A Witch in the Family: An Award-Winning Author Investigates His Ancestor's Trial and Execution

Overview

The author grew up in the shadow of an ancestor who was hanged for witchcraft. Historical evidence shows his seven-times great grandmother, Susannah North Martin, was a spirited, independent, and highly-capable woman who did not suffer fools well at a time when women were supposed to be submissive, and were regarded as second-class citizens.

But was she really a witch? Read ...

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Overview

The author grew up in the shadow of an ancestor who was hanged for witchcraft. Historical evidence shows his seven-times great grandmother, Susannah North Martin, was a spirited, independent, and highly-capable woman who did not suffer fools well at a time when women were supposed to be submissive, and were regarded as second-class citizens.

But was she really a witch? Read this book and then decide.

Having a witch in the family caused Martin to see things differently from an early age. He realized people can be wrong though they may hold positions of authority and be regarded by others as experts. His skepticism is brought to bear on the 1692 Salem witch trials and the interpretations and explanations that followed. The result will open your eyes and may challenge your world view, which is why he cautions readers to be prepared for beliefs they take for granted to fall apart as they read this work. Get ready to experience a rare glimpse of reality that is worth far more than the price of his book.

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Product Details

  • ISBN-13: 9781892538444
  • Publisher: Oaklea Press, The
  • Publication date: 1/1/2010
  • Pages: 288
  • Product dimensions: 6.00 (w) x 8.90 (h) x 0.70 (d)

Meet the Author

Stephen Hawley Martin is the only two-time winner of the Writer's Digest Book Award for Fiction and is also the recipient of the Independent Press Award for Fiction. He has written and published four novels, five nonfiction books, and has edited many more. He, his wife and three school-age children live in Central Virginia and enjoy skiing, baseball, and football.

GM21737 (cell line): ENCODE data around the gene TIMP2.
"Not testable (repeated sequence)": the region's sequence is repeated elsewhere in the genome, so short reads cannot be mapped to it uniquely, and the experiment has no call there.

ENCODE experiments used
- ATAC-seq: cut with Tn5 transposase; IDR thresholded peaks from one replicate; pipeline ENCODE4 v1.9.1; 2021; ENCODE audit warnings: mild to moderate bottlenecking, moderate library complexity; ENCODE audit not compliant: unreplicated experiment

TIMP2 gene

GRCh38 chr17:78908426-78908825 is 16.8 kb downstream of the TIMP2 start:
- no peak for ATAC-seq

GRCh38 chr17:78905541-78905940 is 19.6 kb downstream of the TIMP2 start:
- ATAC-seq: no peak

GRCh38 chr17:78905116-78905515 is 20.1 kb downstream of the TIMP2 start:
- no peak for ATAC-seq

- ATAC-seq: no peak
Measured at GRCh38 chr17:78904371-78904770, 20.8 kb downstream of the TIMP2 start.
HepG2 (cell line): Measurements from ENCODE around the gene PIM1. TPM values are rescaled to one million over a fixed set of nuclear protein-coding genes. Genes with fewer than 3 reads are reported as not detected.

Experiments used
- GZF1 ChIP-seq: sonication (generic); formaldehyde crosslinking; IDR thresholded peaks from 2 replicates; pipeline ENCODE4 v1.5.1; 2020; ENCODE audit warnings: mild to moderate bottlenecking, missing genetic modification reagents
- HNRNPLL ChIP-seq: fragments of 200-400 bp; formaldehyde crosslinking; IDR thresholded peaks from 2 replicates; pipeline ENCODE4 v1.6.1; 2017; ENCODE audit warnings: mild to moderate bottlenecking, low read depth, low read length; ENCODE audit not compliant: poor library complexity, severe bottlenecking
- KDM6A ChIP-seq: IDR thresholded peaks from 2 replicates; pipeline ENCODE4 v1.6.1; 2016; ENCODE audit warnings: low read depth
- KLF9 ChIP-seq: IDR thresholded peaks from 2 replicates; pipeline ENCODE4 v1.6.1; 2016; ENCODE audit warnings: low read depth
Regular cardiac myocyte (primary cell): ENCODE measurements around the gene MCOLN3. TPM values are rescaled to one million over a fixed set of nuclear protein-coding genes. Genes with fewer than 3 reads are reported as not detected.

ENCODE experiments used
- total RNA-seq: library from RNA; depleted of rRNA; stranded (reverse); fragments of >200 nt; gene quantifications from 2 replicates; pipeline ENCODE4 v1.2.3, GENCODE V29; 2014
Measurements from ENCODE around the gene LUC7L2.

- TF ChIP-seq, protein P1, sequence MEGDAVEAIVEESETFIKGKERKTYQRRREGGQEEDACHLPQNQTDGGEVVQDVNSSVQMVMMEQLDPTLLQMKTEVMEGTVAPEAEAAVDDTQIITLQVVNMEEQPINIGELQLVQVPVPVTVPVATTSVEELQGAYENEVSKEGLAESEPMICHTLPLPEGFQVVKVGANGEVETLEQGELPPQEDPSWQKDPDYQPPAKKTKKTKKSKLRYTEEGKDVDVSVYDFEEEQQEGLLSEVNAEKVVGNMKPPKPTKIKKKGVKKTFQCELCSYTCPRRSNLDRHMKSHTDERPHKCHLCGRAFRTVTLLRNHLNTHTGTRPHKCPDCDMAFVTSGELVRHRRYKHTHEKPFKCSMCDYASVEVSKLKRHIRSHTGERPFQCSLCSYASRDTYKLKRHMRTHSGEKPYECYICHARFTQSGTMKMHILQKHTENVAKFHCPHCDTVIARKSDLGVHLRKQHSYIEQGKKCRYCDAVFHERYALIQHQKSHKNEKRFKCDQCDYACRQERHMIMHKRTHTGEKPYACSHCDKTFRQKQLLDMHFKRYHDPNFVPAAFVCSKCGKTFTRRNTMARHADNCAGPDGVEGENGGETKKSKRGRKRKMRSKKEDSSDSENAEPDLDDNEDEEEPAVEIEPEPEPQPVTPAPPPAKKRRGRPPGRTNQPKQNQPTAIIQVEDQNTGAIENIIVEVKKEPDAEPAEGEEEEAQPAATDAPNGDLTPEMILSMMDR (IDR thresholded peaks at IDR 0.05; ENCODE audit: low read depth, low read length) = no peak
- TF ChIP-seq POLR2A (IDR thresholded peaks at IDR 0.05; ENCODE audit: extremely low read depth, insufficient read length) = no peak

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Sort by: Showing all of 2 Customer Reviews
  • Anonymous

    Posted January 3, 2007

    And now for something completely different...

    When I first picked up this book, I expected it to be just a history book on the Salem Witch Trials. And it mostly was, with chapters of parapsychology interspersed throughout. Though somewhat interesting (really, who would expect history and metaphysics to come together?), it seemed like the chapters on possession and reincarnation were inserted randomly between the chapters on 1692 Salem. I also thought the current-events references were slightly excessive...Google and Bush v. Kerry might not be relevant in a few years, for example. All in all though, this was an easy and mostly enjoyable read, due to the author's conversational tone and passion for the subject matter (after all, one of the accused was his 7-times-great grandmother).

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  • Anonymous

    Posted October 16, 2006

    OPEN YOUR MIND TO THE POSSIBILITIES

    I went into this book with the idea that I would learn of a family that had unusual things happening that would be assigned to the fact that they knew they had a witch in the family. One in fact who was hanged during the Salem Witch Trials. I got way more then I bargained for. Stephen Hawley Martin, who comes to the literary world after spending time in the upper echelon of advertising is a been there, done that kind of guy. By doing lengthy research and delving into scholarly works both past and present he gives us a grounding in not only the scientific take on witchcraft, obsession and possession but also the metaphysical view. With the inclusion of related experiments into how we perceive things today as opposed to in Puritanical times, we get a behind the scenes look at the real ¿Bewitched.¿ Hawley Martin¿s style is easy to read even when discussing concepts we may not be familiar with but will become intrigued by. And much to his credit he includes original trial transcripts, other important writings of the time and a wonderful bibliography to help us with our own journey. There¿s no doubt in my mind that writing this book must have been a bittersweet time for Hawley Martin especially knowing that North Martin¿s epitaph was ¿An honest, hardworking, Christian woman. Accused as a witch, tried and executed at Salem, July 19, 1692. A martyr of superstition.¿

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